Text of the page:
of hurricanes. In the few calm
moments as the eye passed over
I peered out my window,
saw the discarded skirts
along the garden's bed,

and there my palm tree stood,
naked, breathless, ready
for another dance with Dolly.

Napowrimo #12

Today's prompt was to think of a tangible and intangible noun, and then find sentences, and swap them out. I used "loneliness" and "boat" and came across an interesting find:

Did humans colonize the world by boat?

Swapped out loneliness for boat, and began musing. Here's my freewrite:

The Boat

Did humans colonize the world by loneliness
and loneliness alone? The search to see our faces
smiling back at us across generations of water,
continents of bodies, glaciers of tears and rivers
of pain? Was it loneliness that made us search
horizons, shield our eyes from the sun, seek out
one another? Was it loneliness that blew against
our sails like the wind takes twirling oak seeds
from the tree? Was it loneliness that taught
our tongues to speak, to mingle, intertwine
and kiss? Was it loneliness that made us see
our faces in the moon, our stories in the stars
our goddess in the sun's heavy rays? Was it loneliness

that brought my parents together one evening
in …

Napowrimo 11

I want to come back to this poem later on. Today's prompt was to write a wine love poem, and I decided to write it in the voice of a Meanad.

Advice from a Thirsty Maenad

Because we're not immortal
and life is far too short,
you have to learn to savor

every moment. Uncork this evening
with laughter, slide off your shoes
and raise a glass to everything.

Learn to swallow discretion
and let your lips touch every glass
you find. Leave your mark

in scarlet kisses of the past.
Send back what doesn't bring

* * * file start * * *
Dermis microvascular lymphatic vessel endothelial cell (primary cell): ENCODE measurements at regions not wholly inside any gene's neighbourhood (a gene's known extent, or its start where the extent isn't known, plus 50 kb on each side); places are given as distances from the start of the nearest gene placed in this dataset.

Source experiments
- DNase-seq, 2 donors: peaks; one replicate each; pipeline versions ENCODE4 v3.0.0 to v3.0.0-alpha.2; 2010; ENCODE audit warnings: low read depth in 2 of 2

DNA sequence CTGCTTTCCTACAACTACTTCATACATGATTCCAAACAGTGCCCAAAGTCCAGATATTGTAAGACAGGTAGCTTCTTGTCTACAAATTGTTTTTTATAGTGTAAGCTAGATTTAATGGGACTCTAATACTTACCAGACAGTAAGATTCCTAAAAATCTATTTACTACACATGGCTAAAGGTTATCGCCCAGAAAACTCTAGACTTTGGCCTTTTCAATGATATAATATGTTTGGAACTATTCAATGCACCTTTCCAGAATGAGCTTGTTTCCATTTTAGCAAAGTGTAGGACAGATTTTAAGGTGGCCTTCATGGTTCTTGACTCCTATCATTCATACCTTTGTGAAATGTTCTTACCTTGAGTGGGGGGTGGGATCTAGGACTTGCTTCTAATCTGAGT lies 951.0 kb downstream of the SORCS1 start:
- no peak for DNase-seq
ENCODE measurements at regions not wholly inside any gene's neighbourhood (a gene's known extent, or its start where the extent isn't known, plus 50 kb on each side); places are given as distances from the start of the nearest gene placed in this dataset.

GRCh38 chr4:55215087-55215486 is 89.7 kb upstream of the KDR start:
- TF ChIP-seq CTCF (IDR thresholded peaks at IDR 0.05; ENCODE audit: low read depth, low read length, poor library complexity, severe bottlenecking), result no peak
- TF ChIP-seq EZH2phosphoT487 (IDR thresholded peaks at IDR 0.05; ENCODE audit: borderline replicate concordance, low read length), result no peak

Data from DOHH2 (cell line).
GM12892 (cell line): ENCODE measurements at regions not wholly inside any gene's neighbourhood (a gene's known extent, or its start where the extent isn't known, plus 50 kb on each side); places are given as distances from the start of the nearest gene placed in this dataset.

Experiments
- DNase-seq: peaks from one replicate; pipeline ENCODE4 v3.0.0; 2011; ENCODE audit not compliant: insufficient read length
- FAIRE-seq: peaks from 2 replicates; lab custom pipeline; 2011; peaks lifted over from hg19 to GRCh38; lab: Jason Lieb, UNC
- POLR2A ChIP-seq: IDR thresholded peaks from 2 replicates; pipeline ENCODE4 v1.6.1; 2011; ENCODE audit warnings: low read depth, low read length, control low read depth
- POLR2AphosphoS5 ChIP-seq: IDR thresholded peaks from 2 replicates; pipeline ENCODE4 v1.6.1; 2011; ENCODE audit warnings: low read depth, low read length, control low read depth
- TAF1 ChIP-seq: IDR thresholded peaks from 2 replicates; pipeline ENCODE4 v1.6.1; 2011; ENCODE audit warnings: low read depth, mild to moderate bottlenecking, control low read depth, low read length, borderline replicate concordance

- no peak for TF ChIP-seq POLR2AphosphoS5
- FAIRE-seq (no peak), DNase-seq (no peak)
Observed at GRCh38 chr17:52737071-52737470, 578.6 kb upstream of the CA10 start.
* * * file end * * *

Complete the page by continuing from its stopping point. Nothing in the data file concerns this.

you pleasure with a wave

of the back of your hand.
Savor tartness on the lips,
honey on the tongue. Taste

earth. Taste sweat. Taste raindrops.
Kiss strangers. Don't look back.
Bite lips. Dance to the pulses.

Wake with fog in your head
with mauve on your lips,
a parched throat, an aftertaste

of doubt always on your tongue.

Napowrimo #10

Today's task is to write an adverstisement:


Forget sex. Sex sells itself. Sell this instead:
the quiet moment afterwards when time
begins to flow again, the opening of eyes,
the paniced realization that the world
is still the same: the moonlight, cold
and silver though the opened window,
the television's buzz, the emptiness
of wine glasses on the nightstand,
just a ring of mauve at the bottom,
a smudge of lipstick on the rim.
Find beauty in the body as the goosebumps
fade, in the slow curl back into itself
as it redraws the boundaries of yours
and mine, the drifting down from Olympus,
the slow walk out of Eden, head hung low,
the picking up of pieces from the ground
like windblown catkins after a storm.
The cicadas cease their singing. Stop
and listen to the sound of breath
between the numbness of your lips.

Napowrimo #9

Today's prompt was to get your playlist and write a poem that included the titles of 5 random song titles. A few months back, a student of mine gave me some of his hipstery folk music, and actually, sometimes I like to listen to it while I'm working. My "heavy lifting" music is classical/instrumental, but this music is kind of nice for more freewrites and such. So anyway, it's become a part of my writing playlist on pandora. I digress. Here's my "poem" -- song titles in bold.